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How does an RFID system work?

How does an RFID system work?

An RFID system consists of a reader (sometimes called an interrogator) and a transponder (or tag), which usually has a microchip with an antenna attached to it. There are different types of RFID systems, but usually the reader sends out electromagnetic waves with a signal the tag is designed to respond to. Passive tags have no power source. They draw power from the field created by the reader and use it to power the microchip's circuits. The chip then modulates the waves that the tag sends back to the reader, which converts the new waves into digital data. Active tags have a power source and broadcast their signal. Real time location systems don’t respond to signals from the reader, but rather broadcast at set intervals. Readers pick up those signals and software is used to calculate the tag’s location. For more information on the components of a complete system used in businesses, see Getting Started.

What is the difference between low-, high-, and ultra-high frequencies?

Just as your radio tunes in to different frequencies to hear different channels, RFID tags and readers have to be tuned to the same frequency to communicate. RFID systems use many different frequencies, but generally the most common are low-frequency (around 125 KHz), high-frequency (13.56 MHz) and ultra-high-frequency or UHF (860-960 MHz). Microwave (2.45 GHz) is also used in some applications. Radio waves behave differently at different frequencies, so you have to choose the right frequency for the right application.

How do I know which frequency is right for my application?

Different frequencies have different characteristics that make them more useful for different applications. For instance, low-frequency tags use less power and are better able to penetrate non-metallic substances. They are ideal for scanning objects with high-water content, such as fruit, but their read range is limited to less than three feet (1 meter). High-frequency tags work better on objects made of metal and can work around goods with high water content. They have a maximum read range of about three feet (1 meter). UHF frequencies typically offer better range and can transfer data faster than low- and high-frequencies. But they use more power and are less likely to pass through materials. And because they tend to be more "directed," they require a clear path between the tag and reader. UHF tags might be better for scanning boxes of goods as they pass through a dock door into a warehouse. It is best to work with a knowledgeable consultant, integrator or vendor that can help you choose the right frequency for your application.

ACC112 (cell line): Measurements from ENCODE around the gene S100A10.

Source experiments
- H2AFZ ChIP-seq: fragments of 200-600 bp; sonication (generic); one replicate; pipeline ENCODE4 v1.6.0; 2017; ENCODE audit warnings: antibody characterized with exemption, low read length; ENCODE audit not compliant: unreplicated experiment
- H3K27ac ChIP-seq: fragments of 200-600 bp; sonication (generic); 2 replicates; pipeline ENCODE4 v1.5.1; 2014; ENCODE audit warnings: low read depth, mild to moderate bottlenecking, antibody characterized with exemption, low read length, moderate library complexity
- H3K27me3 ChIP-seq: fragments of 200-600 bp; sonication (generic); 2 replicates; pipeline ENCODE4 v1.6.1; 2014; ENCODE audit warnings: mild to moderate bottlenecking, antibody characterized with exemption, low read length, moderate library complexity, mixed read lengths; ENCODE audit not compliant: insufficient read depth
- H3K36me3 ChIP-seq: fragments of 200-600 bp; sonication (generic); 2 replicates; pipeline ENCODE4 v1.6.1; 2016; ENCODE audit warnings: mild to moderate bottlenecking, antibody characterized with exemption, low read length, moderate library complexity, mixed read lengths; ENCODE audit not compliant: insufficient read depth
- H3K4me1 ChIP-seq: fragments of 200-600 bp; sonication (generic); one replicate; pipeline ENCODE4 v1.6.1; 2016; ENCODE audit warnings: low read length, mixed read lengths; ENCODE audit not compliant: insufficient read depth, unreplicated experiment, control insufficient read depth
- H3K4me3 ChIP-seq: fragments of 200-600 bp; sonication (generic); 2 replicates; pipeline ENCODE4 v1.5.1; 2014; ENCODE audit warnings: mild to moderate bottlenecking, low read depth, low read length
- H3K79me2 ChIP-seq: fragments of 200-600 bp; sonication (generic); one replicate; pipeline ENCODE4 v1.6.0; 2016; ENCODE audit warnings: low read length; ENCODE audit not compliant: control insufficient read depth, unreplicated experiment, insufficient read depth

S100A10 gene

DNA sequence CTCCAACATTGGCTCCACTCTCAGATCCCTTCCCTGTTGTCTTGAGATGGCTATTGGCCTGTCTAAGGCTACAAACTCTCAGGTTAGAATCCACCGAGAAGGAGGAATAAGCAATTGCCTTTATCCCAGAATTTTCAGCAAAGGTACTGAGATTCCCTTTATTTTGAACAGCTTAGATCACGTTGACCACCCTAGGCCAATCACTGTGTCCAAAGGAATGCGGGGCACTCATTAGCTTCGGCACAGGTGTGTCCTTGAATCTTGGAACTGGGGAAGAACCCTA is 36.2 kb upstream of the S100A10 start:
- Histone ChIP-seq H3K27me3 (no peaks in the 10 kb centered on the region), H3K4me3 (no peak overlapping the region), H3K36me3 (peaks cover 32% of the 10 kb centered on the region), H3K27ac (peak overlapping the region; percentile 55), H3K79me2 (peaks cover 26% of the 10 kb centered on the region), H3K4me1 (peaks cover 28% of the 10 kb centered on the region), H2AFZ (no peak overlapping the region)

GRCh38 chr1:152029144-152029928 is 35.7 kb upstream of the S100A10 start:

Do all countries use the same frequencies?

No. Different countries have allotted different parts of the radio spectrum for RFID, so no single technology optimally satisfies all the requirements of existing and potential markets. The industry has worked diligently to standardize three main RF bands: low frequency (LF), 125 to 134 kHz; high frequency (HF), 13.56 MHz; and ultrahigh frequency (UHF), 860 to 960 MHz. Most countries have assigned the 125 or 134 kHz areas of the spectrum for low-frequency systems, and 13.56 MHz is used around the world for high-frequency systems (with a few exceptions), but UHF systems have only been around since the mid-1990s, and countries have not agreed on a single area of the UHF spectrum for RFID. UHF bandwidth across the European Union ranges from 865 to 868 MHz, with interrogators able to transmit at maximum power (2 watts ERP) at the center of that bandwidth (865.6 to 867.6 MHz). RFID UHF bandwidth in North America ranges from 902 to 928 MHz, with readers able to transmit at maximum power (1 watt ERP) for most of that bandwidth. Australia has allotted the 920 to 926 MHz range for UHF RFID technology. And European transmission channels are restricted to a maximum of 200 kHz in bandwidth, versus 500 kHz in North America. China has approved bandwidth in the 840.25 to 844.75 MHz and 920.25 to 924.75 MHz ranges for UHF tags and interrogators used in that country. Until recently, Japan did not allow any UHF spectrum for RFID, but it is looking to open up the 960 MHz area. Many other devices use the UHF spectrum, so it will take years for all governments to agree on a single UHF band for RFID.

I've heard RFID can be used with sensors. Is that true?

Yes. Some companies are combining RFID tags with sensors that detect and record temperature, movement and even radiation. The technology can also be used in the health-care sector. For instance, Belgium's University Hospital of Ghent has implemented a system that detects when a patient is having cardiac distress, and sends caregivers an alert indicating the patient's location (subscribers, see Belgium Hospital Combines RFID, Sensors to Monitor Heart Patients.)